If ever a comic was going to be great, this is it. Just look at that cover. Spiderman & Saturday Night Live! John Belushi doing his samurai bit against a real super-villain. And then you read it. And what should have been both action packed and funny is neither. It’s like they took two of my favorite things, apple pie and barbeque, mixed it up in a big bowl, and somehow, it’s no good. Even the layout, something I hardly ever notice is tight and claustrophobic. Yeah it’s supposed to be taking place in the small rooms and hallways of 30 Rock, but there’s little room for the reader, or any of the characters to stretch out in this thing.
Anyway, the idea is that Belushi mistakenly gets a ring in the mail, and he tries it on, and he can’t get off his finger. Here’s some of the hilarious banter surrounding that.
And the bad guy, Silver Samurai has been hired to retrieve it. Not to take over NBC or New York or the world. He’s there to get a ring from Belushi that Belushi would gladly give him if he’d just ask. It turns out that Peter Parker is attending that night’s airing of SNL, hosted by Stan Lee. Kind of a fun idea, right? A world just like ours, where Stan Lee publishes comic books, only in that world, the heroes and villains are real. Not only that, but the two grumpy old men from The Muppet Show also live in that world, not as Muppets, but as real men.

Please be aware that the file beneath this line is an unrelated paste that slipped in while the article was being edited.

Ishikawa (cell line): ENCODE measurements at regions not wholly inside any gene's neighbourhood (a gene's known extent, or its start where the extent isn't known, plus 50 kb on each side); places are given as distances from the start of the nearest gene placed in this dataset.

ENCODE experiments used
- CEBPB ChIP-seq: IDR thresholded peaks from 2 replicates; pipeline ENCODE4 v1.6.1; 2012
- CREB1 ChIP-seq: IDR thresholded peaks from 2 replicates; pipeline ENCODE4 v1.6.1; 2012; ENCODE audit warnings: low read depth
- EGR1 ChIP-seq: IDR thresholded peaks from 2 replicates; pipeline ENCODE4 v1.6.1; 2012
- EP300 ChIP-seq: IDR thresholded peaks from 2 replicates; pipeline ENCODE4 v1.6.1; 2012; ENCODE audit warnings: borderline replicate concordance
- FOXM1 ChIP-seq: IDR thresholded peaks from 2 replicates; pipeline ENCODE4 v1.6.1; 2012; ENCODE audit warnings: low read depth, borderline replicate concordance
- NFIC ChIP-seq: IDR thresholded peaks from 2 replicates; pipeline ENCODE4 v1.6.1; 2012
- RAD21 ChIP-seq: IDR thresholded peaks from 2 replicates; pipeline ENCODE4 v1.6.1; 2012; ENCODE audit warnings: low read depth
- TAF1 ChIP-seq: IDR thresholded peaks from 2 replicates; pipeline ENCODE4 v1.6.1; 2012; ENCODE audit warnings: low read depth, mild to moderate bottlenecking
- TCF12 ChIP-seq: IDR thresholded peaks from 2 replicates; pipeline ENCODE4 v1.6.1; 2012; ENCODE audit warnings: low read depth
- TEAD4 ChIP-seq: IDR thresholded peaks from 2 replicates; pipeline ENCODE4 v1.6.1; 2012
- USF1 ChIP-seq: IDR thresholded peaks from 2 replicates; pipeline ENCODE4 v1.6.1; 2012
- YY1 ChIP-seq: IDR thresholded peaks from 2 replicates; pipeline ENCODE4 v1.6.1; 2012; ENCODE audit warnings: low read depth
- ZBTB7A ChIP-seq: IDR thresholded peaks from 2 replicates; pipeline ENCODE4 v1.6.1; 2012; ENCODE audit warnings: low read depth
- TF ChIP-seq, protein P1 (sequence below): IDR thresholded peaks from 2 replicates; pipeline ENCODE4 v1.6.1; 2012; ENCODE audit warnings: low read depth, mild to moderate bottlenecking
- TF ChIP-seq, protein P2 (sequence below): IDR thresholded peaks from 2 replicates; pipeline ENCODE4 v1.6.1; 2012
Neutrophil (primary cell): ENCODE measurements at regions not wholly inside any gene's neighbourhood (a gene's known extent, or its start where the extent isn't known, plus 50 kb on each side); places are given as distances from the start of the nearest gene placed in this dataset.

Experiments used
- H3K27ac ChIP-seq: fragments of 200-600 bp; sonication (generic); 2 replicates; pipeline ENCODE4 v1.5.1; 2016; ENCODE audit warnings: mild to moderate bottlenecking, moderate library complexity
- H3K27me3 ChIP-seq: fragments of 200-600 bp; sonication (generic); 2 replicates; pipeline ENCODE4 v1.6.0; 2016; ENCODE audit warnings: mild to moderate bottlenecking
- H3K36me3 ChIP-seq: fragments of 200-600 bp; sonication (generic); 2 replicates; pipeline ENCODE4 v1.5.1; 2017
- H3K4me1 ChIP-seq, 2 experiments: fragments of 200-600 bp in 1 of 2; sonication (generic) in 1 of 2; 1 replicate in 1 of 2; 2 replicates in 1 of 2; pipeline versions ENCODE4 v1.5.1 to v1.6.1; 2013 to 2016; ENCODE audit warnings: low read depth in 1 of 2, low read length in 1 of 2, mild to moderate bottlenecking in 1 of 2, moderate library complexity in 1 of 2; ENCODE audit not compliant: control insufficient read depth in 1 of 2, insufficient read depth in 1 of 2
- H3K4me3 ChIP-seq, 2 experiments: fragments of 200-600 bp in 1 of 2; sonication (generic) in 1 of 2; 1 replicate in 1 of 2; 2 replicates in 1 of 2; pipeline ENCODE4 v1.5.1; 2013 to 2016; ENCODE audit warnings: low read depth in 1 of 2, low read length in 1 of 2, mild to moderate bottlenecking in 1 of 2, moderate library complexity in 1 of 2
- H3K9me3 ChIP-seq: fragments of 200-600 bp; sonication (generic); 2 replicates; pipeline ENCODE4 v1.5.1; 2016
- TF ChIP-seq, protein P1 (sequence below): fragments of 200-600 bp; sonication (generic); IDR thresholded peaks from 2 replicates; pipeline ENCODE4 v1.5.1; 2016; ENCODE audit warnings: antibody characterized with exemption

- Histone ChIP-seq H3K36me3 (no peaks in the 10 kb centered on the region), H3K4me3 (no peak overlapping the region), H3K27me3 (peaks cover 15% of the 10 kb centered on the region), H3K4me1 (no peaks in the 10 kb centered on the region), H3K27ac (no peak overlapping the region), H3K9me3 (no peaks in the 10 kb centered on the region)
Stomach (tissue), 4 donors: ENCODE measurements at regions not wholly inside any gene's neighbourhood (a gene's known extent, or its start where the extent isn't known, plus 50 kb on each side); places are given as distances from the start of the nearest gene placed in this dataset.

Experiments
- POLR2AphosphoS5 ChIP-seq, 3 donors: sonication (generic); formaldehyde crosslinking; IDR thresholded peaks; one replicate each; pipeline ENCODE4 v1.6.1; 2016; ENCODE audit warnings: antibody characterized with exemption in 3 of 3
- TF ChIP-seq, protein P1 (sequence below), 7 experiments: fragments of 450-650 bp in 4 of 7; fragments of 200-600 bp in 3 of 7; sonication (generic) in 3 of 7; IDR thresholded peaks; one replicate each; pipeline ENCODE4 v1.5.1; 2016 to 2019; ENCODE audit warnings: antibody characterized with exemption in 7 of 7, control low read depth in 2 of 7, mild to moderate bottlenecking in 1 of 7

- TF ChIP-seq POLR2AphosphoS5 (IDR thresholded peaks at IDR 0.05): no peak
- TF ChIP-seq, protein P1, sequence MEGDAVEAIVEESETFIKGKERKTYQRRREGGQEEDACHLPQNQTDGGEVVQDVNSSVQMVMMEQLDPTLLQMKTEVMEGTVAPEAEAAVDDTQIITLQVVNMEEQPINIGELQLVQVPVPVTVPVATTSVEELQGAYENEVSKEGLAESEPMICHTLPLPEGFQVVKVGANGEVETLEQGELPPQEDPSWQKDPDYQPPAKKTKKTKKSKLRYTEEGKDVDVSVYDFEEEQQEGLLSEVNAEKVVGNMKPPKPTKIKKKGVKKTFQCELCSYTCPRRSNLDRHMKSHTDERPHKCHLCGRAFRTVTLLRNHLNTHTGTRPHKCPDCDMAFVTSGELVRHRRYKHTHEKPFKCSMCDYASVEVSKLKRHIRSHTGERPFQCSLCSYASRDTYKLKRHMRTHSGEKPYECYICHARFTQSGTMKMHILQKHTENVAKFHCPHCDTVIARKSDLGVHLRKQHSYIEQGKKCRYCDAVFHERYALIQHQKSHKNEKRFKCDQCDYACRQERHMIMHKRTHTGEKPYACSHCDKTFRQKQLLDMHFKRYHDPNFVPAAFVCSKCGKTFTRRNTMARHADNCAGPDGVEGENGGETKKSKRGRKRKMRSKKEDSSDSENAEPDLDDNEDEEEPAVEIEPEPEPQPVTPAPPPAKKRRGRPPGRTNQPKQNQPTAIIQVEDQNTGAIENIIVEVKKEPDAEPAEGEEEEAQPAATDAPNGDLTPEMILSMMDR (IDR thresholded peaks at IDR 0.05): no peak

Ok, so Peter’s watching the show with Mary Jane when all this ring business starts to go down, and his spidey senses go off and he leaves to check things out. Silver Samurai has hired some goons to help him track down the ring, not super-goons, just regular thugs who pretty much run every time they see one of the cast members dressed up like a superhero. Bill Murry knocks one of them out with a rubber hammer. Dan Aykroyd and Laraine Newman overcome a couple with fire extinguishers. So, is this action or is it comedy? As I said before, it’s really neither. There is one fun bit where Garret Morris, dressed as a black Thor, distracts a couple of the goons while other cast members electrify the fire escape they’re all standing on, thus knocking them out.
Oh, and then there’s Spiderman. He knocks a few bad guys out with one punch or kick per each. Yawn. To be fair, things briefly get interesting when Belushi as the samurai character attacks the Silver Samurai, then realizes that he’s bitten off more than he can chew, and Spidey comes to the rescue. He kicks Silver Samurai as he’s trying to pull the ring off Belushi, and pop, off it comes. “Thanks for the help,” he says, and disappears into magic smoke and fire swearing revenge. For what, I have no idea. Then everyone says goodnight to the audience.
Look how young they look. Seeing that made me do some math. The publication date of this comic, 1978, is closer to D-Day—the storming of the beaches at Normandy—than it is to today, 2014. That’s a little depressing if you’re old like me. But still not as bad as this comic.